Technological developments meant to reduce the temptation of distracted driving can still result in a driver taking their focus off of the road. The embedded entertainment systems in many vehicles allow for drivers to send text messages, make phone calls, and even schedule events in their calendar, all while driving. However, these technologies do not eliminate the fallibility of the average driver. Even if you believe that your multitasking abilities are second to none, it is always prudent to leave the high-tech tasks until after your vehicle is safely stopped. A helpful rule of thumb is if a task requires more than the use of a vehicle’s voice command system, it should not be conducted while driving.
Even taking one’s eyes off the road for a second can result in a serious accident. This is especially the case with Canadian winters. Slippery road conditions can result in significantly increased stopping distances. Additionally, blowing snow is likely to reduce a driver’s visibility of other vehicles and pedestrians. Increased stopping distances and decreased visibility is especially important when considering how the survival rate of a pedestrian significantly decreases as a vehicle’s speed on impact increases.
The World Health Organization sets out the importance of paying attention to the road, in the context of minimizing injuries and fatalities when an accident is unavoidable. A pedestrian is 90% likely to survive a collision when the vehicle is moving at 30 kilometers per hour (approximately 19 miles per hour); this percentage reduces to 50% when a vehicle is moving at 50 kilometers per hour (approximately 31 miles per hour), and a pedestrian struck by a vehicle at 80 kilometers per hour (approximately 50 miles per hour).9 These same principles are applicable outside of the context of a collision with a pedestrian – the likelihood of significant injuries in a motor vehicle accident also increases based on the speed that the vehicles are travelling. As such, having an extra second to avoid an accident can be the difference between a close call, a minor injury, or a fatality. Regardless of whether you’re sending a quick text to a loved one, or trying to find that perfect driving playlist, taking your eyes off the road is never worthwhile.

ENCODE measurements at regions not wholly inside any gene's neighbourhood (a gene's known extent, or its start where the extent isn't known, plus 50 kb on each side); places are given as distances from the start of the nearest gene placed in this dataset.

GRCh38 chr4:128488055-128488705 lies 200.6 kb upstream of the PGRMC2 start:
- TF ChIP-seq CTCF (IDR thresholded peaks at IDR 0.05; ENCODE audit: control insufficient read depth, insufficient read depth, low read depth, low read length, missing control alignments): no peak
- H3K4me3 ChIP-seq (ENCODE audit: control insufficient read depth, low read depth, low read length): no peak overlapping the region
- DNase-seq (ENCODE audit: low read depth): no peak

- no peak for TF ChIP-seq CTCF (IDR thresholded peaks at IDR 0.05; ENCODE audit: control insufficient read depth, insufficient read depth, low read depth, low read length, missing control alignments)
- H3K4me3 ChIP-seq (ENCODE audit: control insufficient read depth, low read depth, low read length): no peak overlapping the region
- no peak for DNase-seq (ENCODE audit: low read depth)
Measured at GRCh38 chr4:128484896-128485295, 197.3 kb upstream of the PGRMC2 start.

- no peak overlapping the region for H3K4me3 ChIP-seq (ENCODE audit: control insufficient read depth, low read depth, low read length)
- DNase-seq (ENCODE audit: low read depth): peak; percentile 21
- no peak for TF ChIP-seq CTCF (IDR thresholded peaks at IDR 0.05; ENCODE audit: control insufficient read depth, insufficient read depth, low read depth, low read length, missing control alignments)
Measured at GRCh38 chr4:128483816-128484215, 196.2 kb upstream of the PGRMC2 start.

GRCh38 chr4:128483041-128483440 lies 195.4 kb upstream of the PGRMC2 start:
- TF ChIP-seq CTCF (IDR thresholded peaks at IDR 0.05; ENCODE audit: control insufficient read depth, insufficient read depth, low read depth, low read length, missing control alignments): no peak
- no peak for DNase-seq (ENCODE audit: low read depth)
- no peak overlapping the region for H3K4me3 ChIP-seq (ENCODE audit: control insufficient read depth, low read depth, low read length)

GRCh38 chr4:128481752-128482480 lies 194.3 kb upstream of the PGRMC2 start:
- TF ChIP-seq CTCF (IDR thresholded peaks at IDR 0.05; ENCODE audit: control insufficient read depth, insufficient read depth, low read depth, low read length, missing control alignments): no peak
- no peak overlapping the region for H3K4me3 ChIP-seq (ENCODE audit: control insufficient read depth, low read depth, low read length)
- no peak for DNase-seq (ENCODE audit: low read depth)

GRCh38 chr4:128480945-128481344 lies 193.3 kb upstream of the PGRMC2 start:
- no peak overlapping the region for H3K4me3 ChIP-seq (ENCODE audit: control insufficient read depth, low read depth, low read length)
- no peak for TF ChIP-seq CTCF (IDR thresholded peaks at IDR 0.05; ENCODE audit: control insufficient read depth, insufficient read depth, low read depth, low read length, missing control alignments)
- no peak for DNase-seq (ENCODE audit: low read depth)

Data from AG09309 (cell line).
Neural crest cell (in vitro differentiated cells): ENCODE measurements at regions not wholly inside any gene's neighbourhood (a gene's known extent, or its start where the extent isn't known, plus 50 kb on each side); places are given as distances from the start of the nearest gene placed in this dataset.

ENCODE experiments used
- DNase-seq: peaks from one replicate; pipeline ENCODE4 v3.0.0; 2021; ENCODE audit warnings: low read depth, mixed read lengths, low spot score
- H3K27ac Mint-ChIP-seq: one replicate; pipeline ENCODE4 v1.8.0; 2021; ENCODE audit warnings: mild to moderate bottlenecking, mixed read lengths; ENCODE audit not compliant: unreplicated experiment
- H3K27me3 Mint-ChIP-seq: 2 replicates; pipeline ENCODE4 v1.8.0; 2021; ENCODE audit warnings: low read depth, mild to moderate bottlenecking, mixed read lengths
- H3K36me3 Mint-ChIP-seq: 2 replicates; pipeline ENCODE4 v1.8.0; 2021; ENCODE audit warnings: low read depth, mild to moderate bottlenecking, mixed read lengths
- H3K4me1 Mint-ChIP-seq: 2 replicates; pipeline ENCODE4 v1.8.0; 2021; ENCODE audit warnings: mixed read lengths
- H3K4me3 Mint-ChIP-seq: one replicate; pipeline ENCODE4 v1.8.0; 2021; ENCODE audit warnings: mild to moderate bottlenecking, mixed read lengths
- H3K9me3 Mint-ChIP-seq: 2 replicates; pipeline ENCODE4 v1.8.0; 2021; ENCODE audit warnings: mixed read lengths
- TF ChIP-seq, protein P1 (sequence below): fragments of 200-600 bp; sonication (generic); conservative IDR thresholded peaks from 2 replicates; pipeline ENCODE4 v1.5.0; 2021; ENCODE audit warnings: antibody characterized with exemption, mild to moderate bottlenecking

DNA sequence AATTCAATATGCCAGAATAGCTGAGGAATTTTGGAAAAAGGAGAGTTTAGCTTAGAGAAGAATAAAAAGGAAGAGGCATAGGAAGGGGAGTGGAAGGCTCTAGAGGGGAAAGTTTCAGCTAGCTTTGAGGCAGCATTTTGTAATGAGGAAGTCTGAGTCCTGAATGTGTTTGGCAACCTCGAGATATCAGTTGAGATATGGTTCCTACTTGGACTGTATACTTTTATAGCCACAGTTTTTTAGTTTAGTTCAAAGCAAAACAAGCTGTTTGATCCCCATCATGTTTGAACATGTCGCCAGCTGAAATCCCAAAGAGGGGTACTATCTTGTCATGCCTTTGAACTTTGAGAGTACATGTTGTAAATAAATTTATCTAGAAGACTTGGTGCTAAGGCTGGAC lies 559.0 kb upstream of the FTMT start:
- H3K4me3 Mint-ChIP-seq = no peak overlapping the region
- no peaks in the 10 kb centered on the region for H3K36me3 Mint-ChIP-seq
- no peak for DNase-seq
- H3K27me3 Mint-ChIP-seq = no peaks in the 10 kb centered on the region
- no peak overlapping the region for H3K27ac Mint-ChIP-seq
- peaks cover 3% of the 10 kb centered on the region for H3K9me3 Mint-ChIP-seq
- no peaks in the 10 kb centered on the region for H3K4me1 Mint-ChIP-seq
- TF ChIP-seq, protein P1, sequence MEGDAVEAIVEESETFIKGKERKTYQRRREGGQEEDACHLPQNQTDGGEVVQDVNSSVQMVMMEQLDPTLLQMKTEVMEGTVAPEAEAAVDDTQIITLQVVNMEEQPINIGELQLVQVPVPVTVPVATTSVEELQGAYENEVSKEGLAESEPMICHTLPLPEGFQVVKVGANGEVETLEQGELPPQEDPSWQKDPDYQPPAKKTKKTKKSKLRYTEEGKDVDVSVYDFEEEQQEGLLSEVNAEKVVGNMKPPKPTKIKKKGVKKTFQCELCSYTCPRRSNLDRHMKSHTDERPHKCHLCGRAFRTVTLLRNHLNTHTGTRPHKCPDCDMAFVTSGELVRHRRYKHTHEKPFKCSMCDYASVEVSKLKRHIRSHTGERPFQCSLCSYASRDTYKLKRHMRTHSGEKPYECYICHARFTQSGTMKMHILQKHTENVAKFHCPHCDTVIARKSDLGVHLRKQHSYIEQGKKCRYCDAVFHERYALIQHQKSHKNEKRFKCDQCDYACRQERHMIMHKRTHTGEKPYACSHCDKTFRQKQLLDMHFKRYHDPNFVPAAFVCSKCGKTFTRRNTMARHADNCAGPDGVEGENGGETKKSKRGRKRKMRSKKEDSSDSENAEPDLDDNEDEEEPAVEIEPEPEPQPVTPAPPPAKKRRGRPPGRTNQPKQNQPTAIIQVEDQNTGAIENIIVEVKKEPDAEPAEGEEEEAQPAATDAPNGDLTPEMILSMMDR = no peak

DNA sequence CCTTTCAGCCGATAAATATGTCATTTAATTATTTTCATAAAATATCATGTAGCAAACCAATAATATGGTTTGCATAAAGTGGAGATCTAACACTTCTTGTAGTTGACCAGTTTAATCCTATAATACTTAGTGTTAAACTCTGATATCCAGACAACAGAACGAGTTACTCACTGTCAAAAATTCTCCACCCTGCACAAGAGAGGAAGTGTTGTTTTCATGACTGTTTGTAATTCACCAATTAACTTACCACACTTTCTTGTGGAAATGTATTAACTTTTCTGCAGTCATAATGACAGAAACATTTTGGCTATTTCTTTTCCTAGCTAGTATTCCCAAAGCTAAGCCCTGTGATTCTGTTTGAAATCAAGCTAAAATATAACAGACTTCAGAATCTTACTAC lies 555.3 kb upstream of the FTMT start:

There are many ways that a driver can avoid the temptation of distracted driving. These include turning on “airplane mode” before getting in the car, keeping your phone in the glovebox while driving, or installing an application that silences notifications and prevents messages being sent when moving above a predetermined speed. There is no one-size-fits-all solution for distracted driving – the key is to find out what works for you. Whether you are motivated by ensuring your own safety, the safety of your passengers or avoiding costly fines, eliminating distracted driving is always in your best interest.
If you have been injured in a car accident caused by a distracted driver, call 1-844-RASTIN1(727-8461) for a free consultation with one of our lawyers.
Moore, Oliver. ‘Distracted driving is as dangerous a crisis today as impaired driving was decades ago. What are Canadians doing about it?’, The Globe and Mail
(2019), online: <https://www.theglobeandmail.com/canada/article-distracted-driving-prevention-canada/
2 Distracted driving (April 2019), online: <www.ontario.ca/page/distracted-driving>.
4 Highway Traffic Act, RSO 1990 c H.8, s 130.
6 Criminal Code, RSC 1985 c C-46 s 320.
7Distracted driving (April 2019), online: <www.ontario.ca/page/distracted-driving>.
8 Distracted Driving, Ottawa Police Service, online: <www.ottawapolice.ca/en/safety-and-crime-prevention/Distracted-Driving.apsx>.
9 Speed management: a road safety manual for decision-makers and practitioners, Geneva, Global Road Safety Partnership, at 5.